When the coronavirus hit Cleveland, the first thing Eric Ludwig was thinking about was how his company could help fight the pandemic. As founder of Pulsar Eco Products, which designs and makes paper products for the arts and crafts retail and the cruise industries, Ludwig was in the middle of making products for the summer Alaskan cruise season.
But as soon as Ludwig realized Pulsar could help fight COVID-19 in his own town, Ludwig shifted from making scrapbooking kits, photo folios, journals, and lanyards for Alaskan cruise ship gift shops to making disposable medical and consumer masks and KN95 respirators.
Eric Ludwig, founder of Pulsar Eco Products“We decided to pivot,” Ludwig recalls. “[We want] to help our community, locally and otherwise, to protect themselves and others from the spread of COVID-19.”
Ludwig adds that business has been down 40% since the virus hit Cleveland, with the cruise industry making up 75% of his business. The remaining 25% of Pulsar’s sales comes from bricks-and-mortar retailers and event centers, many of which have closed.
Pulsar can now crank out 2.5 million masks a week. After partnering with Barry Jacobson, president of Chagrin Falls-based promotional products company KMK to increase production ability, Ludwig says they are delivering between one million and 1.5 million masks a week, fulfilling orders around the world.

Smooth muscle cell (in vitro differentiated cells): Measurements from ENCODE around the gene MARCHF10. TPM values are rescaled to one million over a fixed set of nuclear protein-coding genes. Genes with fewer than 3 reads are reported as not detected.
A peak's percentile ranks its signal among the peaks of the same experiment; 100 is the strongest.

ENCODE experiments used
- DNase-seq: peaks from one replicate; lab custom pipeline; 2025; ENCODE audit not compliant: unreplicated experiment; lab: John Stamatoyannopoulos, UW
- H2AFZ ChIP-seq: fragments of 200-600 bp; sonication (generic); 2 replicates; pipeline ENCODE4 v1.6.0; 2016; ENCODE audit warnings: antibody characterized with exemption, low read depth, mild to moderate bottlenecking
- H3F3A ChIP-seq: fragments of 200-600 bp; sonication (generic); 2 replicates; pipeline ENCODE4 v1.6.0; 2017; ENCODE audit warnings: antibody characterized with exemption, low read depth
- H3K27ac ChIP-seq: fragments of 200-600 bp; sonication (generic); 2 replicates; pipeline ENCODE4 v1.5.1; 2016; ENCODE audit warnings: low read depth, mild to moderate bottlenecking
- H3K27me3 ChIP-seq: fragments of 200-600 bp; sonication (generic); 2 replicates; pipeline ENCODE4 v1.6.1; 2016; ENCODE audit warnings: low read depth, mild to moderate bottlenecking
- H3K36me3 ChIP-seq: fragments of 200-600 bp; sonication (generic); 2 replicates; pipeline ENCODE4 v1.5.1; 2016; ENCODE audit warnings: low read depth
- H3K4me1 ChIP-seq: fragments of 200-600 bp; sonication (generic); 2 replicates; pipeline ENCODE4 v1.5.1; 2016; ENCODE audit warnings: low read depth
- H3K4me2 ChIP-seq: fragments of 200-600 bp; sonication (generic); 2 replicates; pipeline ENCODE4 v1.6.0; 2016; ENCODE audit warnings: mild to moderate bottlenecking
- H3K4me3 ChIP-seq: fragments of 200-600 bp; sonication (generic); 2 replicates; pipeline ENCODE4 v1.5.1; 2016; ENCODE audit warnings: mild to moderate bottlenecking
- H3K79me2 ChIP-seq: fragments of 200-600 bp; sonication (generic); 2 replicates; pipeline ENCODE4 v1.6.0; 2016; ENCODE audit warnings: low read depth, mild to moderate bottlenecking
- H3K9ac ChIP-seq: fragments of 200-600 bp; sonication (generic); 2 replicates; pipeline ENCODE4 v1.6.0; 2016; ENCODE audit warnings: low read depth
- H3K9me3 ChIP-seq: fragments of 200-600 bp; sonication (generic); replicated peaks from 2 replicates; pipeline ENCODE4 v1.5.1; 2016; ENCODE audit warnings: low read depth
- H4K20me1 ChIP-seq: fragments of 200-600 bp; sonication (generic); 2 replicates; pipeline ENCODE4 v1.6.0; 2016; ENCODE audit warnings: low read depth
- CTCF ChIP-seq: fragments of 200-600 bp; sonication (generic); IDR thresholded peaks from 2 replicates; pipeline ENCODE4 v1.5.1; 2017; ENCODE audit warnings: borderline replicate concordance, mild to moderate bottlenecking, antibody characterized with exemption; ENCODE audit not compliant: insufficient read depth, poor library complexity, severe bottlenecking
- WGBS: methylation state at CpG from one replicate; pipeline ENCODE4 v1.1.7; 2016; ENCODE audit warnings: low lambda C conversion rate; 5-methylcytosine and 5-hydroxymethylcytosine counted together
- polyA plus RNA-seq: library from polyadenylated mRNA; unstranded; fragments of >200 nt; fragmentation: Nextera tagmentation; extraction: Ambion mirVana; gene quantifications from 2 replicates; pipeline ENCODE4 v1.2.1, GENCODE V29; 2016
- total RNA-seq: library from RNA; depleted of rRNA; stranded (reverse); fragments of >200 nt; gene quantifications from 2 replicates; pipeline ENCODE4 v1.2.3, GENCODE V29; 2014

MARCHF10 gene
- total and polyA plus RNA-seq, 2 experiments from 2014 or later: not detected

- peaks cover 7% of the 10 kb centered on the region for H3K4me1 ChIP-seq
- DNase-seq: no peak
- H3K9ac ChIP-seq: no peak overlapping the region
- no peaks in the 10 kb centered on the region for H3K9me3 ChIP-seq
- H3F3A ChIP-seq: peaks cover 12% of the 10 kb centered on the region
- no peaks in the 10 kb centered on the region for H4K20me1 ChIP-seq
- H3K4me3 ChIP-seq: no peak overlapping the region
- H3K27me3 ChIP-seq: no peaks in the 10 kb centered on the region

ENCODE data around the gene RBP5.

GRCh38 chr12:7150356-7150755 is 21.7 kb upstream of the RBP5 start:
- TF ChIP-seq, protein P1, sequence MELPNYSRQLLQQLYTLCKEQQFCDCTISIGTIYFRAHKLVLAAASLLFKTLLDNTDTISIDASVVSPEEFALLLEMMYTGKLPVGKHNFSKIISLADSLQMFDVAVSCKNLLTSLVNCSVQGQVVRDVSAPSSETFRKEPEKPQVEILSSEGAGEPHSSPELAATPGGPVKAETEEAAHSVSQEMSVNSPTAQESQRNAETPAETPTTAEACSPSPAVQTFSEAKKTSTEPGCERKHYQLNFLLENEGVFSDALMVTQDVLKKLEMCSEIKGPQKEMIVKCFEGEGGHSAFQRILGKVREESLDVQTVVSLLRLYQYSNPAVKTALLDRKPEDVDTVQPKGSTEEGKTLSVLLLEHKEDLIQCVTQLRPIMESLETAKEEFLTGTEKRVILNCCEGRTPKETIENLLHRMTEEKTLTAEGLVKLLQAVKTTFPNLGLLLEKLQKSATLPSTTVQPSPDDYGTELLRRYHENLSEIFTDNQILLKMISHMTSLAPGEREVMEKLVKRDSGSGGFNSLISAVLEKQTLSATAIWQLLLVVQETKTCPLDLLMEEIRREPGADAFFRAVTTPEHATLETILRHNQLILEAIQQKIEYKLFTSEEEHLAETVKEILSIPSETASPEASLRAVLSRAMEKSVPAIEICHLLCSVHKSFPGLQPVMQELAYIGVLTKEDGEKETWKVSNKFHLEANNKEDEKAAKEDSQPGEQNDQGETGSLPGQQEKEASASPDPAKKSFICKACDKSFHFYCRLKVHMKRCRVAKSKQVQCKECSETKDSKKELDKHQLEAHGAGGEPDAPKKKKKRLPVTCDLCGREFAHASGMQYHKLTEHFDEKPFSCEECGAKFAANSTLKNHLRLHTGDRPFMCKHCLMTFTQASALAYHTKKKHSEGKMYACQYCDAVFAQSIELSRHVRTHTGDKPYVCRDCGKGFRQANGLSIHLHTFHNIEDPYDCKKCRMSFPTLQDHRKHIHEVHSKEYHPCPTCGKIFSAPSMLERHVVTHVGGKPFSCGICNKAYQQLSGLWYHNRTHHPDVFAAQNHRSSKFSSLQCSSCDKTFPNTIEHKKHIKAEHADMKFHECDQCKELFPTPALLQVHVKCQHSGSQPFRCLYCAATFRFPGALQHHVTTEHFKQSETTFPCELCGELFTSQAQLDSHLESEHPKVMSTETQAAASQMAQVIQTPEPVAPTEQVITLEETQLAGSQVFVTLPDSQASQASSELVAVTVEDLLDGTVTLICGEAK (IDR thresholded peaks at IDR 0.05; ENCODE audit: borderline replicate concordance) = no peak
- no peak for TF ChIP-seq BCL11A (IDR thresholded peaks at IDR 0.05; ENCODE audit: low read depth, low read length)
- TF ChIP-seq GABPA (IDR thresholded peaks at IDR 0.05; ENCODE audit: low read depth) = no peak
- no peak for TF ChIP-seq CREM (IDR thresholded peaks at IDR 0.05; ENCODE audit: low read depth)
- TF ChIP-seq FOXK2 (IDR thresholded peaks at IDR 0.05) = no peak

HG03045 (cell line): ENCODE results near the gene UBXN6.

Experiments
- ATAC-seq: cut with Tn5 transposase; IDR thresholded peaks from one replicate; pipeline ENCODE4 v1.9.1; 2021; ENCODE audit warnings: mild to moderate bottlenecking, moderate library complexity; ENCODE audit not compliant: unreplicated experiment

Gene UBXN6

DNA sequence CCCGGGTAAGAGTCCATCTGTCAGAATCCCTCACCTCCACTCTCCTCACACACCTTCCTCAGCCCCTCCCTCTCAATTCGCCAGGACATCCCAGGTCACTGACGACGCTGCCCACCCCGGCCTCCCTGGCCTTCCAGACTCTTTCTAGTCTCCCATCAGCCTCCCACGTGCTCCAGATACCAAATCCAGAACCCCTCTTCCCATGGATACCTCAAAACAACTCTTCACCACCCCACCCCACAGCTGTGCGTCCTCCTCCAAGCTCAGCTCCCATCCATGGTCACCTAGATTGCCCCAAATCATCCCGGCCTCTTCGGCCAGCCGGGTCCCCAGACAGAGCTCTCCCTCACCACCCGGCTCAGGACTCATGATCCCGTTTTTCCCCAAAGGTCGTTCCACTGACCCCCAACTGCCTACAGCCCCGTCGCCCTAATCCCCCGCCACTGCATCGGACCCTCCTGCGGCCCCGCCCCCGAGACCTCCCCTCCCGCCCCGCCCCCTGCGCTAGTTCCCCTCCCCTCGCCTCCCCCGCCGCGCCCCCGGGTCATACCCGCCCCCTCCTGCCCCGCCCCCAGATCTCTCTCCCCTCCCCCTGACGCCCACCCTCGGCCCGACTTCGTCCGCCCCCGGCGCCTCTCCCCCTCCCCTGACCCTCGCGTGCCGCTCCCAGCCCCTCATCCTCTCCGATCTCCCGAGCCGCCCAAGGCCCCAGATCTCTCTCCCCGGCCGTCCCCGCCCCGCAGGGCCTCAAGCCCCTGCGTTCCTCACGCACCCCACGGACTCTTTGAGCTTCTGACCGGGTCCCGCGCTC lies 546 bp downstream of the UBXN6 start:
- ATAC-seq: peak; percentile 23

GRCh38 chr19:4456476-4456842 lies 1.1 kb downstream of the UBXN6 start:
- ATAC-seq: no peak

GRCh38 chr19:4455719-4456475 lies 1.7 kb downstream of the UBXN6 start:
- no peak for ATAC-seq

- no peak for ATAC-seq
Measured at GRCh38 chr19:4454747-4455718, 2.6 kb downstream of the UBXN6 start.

Additionally, Pulsar is donating masks to customers in health care and frontline industries.
Ludwig this week delivered 20,000 masks to organizations in need, with plans to donate 20,000 each week for the next few weeks for a total of 70,000 masks worth $50,000 in the upcoming weeks.
“You can’t help the entire world, but at least we can help some of the local organizations,” says Ludwig. “According to our governor [Mike DeWine], the need is going to continue in the next few weeks. We’re trying to support our governor and [Ohio Department of Health Director] Dr. Amy Acton as they curtail this pandemic.”
Pulsar is donating masks to customers in health care and frontline industries.Donations this week went to University Hospitals Rainbow Babies and Children’s Hospital, MedWish International, and Medworks; and senior care facilities Menorah Park, The Weils, and Arden Courts.
Ludwig says they are also donating masks to Heinen’s and local Giant Eagle and Dollar General stores in and around Shaker Heights and Chagrin Falls, where Ludwig and Jacobson live.
“It’s scary now, working in a grocery environment,” says Ludwig. “People working at the hospitals or grocery stores are putting their lives at risk. The goal is to improve the supply chain for the hospitals and the places we visit.”
Ludwig says he plans to continue producing the masks as long as the need exists.